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Int J Food Microbiol. 1999 Mar 15;47(3):161-9.

Predicted and observed growth and toxigenesis by Clostridium botulinum type E in vacuum-packaged fishery product challenge tests.

Author information

1
Department of Food and Environmental Hygiene, Faculty of Veterinary Medicine, University of Helsinki, Finland. eija.hyytia@helsinki.fi

Abstract

The observed growth and toxigenesis by Clostridium botulinum type E in vacuum-packaged unprocessed, raw pickled and cold-smoked rainbow trout stored at slightly abusive temperatures were compared to predictions generated by two currently available predictive microbiological programs, Food MicroModel and Pathogen Modelling Program. In unprocessed fish there was only a 2 log increase in type E cell count at the time the toxicity first occurred after 2 weeks storage at 8 degrees C. Neither growth or toxin production was observed in raw pickled fish with a NaCl concentration of 6.7% (w/v) during 6 weeks storage at 6 degrees C. In cold-smoked fish with a NaCl level of 3.2% (w/v) toxic samples were detected after 3 and 4 weeks storage at 8 degrees C and 4 degrees C, respectively, without any increase in type E count. Both models were hampered by limitations to controlling environmental factors set by the programs which also had an adverse effect on the reliability of predictions. Most predictions generated by the models were inconsistent with the results observed in the challenge studies. In certain situations, the models seemed to be 'fail-safe', in that, the growth rate predicted from the model was faster or a predicted time to toxicity shorter than that which actually occurred in the food. In other situations, the predictions showed the product to be safe when it was not. The results demonstrate the need for further development and rigorous validation of the models before they are accepted for wider use by inspecting officials and the food industry.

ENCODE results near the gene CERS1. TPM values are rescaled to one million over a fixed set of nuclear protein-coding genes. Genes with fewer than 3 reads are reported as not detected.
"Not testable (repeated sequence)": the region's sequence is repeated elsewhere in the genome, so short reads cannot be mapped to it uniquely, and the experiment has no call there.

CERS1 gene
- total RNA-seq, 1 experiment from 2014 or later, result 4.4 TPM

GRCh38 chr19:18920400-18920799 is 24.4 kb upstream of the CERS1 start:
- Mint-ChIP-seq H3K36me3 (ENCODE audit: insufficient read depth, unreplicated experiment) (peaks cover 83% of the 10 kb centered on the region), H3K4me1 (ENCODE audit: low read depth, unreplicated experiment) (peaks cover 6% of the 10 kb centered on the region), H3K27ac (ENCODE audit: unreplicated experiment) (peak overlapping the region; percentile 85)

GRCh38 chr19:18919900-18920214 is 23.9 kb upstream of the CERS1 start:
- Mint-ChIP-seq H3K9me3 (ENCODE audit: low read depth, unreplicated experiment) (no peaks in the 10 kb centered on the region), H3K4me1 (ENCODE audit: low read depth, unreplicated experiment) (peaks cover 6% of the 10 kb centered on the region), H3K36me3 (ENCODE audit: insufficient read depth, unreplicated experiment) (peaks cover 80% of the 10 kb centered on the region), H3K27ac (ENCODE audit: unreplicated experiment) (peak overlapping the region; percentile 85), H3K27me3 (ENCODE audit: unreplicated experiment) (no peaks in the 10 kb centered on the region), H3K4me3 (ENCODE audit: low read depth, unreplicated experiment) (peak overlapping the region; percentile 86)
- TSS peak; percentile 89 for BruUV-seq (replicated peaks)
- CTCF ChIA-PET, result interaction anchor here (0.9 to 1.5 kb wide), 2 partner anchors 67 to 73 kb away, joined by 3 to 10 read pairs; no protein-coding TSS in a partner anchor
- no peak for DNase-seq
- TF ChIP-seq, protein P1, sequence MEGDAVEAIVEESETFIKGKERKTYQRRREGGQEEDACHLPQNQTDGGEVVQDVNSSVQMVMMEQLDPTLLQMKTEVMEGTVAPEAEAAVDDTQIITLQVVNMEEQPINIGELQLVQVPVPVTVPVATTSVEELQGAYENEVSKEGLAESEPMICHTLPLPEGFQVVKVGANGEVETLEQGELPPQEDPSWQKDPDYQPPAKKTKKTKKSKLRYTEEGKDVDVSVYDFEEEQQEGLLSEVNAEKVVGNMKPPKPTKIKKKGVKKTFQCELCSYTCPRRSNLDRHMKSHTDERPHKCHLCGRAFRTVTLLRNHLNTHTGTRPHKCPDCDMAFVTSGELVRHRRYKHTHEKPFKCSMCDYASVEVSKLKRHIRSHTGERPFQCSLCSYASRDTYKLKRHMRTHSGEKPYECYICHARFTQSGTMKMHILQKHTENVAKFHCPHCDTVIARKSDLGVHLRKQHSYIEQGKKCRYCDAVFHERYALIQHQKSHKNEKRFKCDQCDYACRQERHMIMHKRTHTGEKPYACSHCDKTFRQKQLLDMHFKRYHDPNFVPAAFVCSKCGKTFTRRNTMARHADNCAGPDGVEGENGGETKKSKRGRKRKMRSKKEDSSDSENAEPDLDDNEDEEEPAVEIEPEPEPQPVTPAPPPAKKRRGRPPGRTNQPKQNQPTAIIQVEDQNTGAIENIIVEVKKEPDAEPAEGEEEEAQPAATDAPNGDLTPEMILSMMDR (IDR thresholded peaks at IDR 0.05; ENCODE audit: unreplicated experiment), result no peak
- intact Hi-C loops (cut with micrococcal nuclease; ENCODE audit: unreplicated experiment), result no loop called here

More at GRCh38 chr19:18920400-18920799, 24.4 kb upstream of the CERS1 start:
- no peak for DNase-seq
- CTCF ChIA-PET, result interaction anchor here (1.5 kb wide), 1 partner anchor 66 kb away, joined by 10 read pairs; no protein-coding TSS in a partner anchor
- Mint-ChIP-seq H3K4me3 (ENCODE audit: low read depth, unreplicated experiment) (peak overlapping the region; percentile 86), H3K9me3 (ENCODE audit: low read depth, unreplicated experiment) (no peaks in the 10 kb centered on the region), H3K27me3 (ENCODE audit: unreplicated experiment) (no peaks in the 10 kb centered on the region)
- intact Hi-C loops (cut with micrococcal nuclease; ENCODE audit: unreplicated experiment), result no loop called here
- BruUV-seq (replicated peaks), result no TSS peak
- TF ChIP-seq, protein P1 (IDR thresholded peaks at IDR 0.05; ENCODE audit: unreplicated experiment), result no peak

PMID:
10359486
DOI:
10.1016/s0168-1605(98)00173-1
[Indexed for MEDLINE]

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